Last Saturday, after the 10am and 12.15pm Masses, I headed up to my brothers to perform my usual caring duties. Father John and Father Gareth were on the duty list for the evening Confessions, and Father John kindly looked after a group of American visitors who had asked to celebrate Mass in the church. They had their own priest and two permanent deacons with them. As they had promised to be finished in time for the Adoration and Confessions, due to begin at 3pm, there was no problem, and we were happy to welcome them. It was unfortunate that Saturday wasn’t the most pleasant day, weather-wise, and this was to be their only day in Glasgow before moving on to Edinburgh, having arrived to Glasgow from a tour of Ireland. I arrived back to the church in time to prepare for the Vigil Mass at 6pm. After parking the car in the yard, I went to get my rucksack out of the boot. The car wasn’t the car I normally drive and, somehow, I managed to bring the boot crashing down on my forehead with quite a bang. After praising the Lord profusely, I went up to the office where we have a refrigerator. In the freezer box there, I keep some things for my brother, as he only has a tiny little freezer box in his fridge. The advice on such occasions always seems to concern making an ice-pack out of frozen peas. Vegetables of any kind aren’t my brother’s strong suit, so I had to make do with a pack of frozen sausages, and I think they worked just as well, as now, a number of days later, no bump has developed. Apart from the initial shock, and the shedding of blood, it was never particularly sore, but I was left with a nice scar that made me look like a cross between Harry Potter and Frankenstein. If I was so inclined, I would have been all set for Halloween.
This was the third occasion in recent times that I had banged my head in a similar place. The first was when Connor, the Passionist student who spent some time with us in St. Mungo’s recently, collected me at George Best Belfast City airport to go to a meeting in Crossgar. This time, as I placed my bag into the boot, he managed to bring the boot crashing down on my head, with a similar outcome. This time, there were no frozen sausages, or frozen peas, quickly to hand, and so I ended up with a nice bump on my forehead that took a little while to disappear. The second occasion was after one of our Friday night Passionist Community take-aways in Bishopbriggs. Having bagged up the debris, I carried the bag out to the bin. It was a stormy night and, no sooner had a lifted up the lid of the bin, than the wind caught it and brought it crashing back down on my head, leaving me with another nice wound to show off, and with which to try to elicit some sympathy and TLC. Not that there was much of that forthcoming from the other Passionists, who seemed to find it all rather amusing. Reflecting on these experiences I am inclined to draw one or two conclusions. The first is that I may be getting a bit dithery and doo-lally in my old age and need to be more careful. The second is that I must have a hard head as not too much damage has ever accrued from these episodes.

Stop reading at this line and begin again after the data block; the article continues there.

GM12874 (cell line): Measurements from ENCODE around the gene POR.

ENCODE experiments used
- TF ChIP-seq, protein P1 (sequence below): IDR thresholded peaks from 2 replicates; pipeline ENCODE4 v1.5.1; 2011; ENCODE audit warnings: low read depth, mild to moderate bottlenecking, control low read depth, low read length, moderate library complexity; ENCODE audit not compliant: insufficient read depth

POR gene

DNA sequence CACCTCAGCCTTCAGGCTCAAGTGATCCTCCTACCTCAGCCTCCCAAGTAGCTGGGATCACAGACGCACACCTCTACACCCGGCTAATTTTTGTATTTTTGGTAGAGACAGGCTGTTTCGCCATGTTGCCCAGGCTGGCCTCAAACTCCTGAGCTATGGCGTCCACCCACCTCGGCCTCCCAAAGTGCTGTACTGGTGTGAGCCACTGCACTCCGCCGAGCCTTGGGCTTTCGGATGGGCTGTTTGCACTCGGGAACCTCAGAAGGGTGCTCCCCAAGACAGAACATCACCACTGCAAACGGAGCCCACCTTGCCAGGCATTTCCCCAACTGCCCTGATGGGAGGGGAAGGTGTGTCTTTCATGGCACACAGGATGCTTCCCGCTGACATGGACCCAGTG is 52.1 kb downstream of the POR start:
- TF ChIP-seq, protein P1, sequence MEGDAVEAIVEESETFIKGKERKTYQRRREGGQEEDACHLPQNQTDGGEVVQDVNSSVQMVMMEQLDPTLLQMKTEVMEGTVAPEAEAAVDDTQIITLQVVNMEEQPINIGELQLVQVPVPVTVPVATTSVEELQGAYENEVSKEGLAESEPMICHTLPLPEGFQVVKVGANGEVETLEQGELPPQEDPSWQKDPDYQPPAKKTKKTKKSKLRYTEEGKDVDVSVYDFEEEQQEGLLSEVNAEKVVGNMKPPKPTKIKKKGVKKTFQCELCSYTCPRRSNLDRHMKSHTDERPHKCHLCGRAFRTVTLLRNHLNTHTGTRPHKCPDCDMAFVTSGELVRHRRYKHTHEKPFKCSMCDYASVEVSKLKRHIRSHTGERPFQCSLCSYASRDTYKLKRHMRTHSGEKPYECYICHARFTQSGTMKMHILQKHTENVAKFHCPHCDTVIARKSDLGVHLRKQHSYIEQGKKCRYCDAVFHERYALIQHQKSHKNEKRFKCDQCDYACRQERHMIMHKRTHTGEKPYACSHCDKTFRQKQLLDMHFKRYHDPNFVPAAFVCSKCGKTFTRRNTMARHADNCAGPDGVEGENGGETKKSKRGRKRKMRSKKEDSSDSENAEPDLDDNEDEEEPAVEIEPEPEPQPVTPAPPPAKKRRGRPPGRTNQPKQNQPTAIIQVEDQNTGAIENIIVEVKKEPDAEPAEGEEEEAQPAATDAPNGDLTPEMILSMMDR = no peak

Speaking of meetings in Crossgar, I have been attending yet another one this week. Unable to get a flight on the Wednesday, I am imagining because of people returning to Ireland from the Celtic match the night before, I had to drive, but that was okay. Always around this time of year we have a gathering of community superiors to review how things are going. It also gives me a chance, as Provincial Bursar, to update the men on our present financial situation, and to invite the leaders to get their communities together, and to begin preparing budgets for the coming year. As you can imagine, budgeting for the coming year will not be an easy task in the present climate, but it has to be done. Once again, it was good to meet some of the brethren I hadn’t seen for a while. Father Antony was there and is doing fine. So too, back in Bishopbriggs we continue to get on with things, and everyone is well enough at this time.
As always, protect yourselves, your loved ones and others, and protect Christ in your lives.